Last month I got a tour of the offices of a campus computing unit.
While walking around the computing offices, and meeting some of the professional technology staff, some questions kept nagging at the back of my brain.
- Do I understand what I am seeing?
- Do I understand what someone who works on the database, data warehouse, or business intelligence team does all day long?
- Do I know enough about the work of the infrastructure or applications teams to ask half-way intelligent questions, to understand the pressures and constraints that they live under, to see the world through their eyes?
- Does a learning guy like me, someone who used to be a professor and still feels comfortable debating theory, share a common language and understanding with the professionals that design, run, maintain, and support the critical information and technology infrastructure on a modern American campus?
- How can someone like me who has worked for 15 years in academic technology not truly understand what he is seeing, and is my understanding getting worse with each passing year?
- Is the world of campus technology too complex, too pressured, and dynamic to really wrap your head around without working full-time in a campus technology unit?
My strong sense, from talking to IT directors across many campuses and sectors (private and public schools) is that the demands on campus IT staffs are growing at a much faster rate than the funding for campus technology.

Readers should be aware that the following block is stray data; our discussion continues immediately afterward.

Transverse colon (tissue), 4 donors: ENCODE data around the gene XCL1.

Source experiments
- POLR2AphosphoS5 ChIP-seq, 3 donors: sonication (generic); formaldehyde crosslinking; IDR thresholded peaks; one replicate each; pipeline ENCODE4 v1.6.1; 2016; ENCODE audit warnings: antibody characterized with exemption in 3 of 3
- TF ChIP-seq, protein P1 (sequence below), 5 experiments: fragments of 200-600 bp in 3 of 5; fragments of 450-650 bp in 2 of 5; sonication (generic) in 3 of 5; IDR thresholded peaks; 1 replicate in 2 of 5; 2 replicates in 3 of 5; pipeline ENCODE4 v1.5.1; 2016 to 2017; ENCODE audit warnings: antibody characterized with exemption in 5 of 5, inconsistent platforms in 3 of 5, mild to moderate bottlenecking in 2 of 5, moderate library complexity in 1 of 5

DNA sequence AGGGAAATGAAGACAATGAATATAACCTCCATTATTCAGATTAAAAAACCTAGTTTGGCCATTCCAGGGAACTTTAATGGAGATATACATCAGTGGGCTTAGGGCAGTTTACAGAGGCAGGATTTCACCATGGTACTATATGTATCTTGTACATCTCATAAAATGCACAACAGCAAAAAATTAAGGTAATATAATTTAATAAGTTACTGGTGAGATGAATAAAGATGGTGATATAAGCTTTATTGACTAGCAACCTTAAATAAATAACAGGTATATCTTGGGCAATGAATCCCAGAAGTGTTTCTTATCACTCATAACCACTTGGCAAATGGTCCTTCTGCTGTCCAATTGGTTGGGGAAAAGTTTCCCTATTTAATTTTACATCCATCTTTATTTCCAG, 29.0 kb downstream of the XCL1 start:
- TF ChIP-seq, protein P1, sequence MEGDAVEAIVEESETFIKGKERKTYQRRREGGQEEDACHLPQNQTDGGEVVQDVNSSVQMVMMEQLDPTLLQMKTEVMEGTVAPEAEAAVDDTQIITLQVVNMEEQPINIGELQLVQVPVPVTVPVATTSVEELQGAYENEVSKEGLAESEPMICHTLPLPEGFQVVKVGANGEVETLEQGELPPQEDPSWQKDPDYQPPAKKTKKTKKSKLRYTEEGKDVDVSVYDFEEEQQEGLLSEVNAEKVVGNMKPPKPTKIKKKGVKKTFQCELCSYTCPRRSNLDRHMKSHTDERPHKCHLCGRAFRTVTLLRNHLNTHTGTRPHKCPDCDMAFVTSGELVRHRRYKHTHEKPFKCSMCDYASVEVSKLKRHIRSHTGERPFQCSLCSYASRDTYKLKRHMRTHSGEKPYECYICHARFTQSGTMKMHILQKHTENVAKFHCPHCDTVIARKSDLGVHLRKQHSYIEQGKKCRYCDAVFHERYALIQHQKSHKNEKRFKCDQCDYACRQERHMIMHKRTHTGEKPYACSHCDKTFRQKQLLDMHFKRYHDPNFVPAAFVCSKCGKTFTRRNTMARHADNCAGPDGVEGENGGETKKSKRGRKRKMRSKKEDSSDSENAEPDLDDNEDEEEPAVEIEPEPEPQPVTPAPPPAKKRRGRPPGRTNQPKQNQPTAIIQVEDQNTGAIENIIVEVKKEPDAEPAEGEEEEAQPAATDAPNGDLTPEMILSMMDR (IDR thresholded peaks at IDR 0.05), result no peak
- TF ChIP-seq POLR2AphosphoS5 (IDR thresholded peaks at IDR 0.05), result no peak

That CIOs and CTOs and Directors are seeing an explosion in the demand for technology services at the same time when the tolerance for any interruption in technology services has all but disappeared.
That the pressure to provide ever higher level of services while managing under tight budgets and a competitive hiring and retention environment is giving everyone in academic IT leadership lots of stress.
How can those of us that did not come up as developers, system admins, or database administrators understand the campus IT environment?
What are the opportunities available to us to understand the daily, lived work experience of those professionals that make our campus IT system run?
How do we talk about what we might not really understand?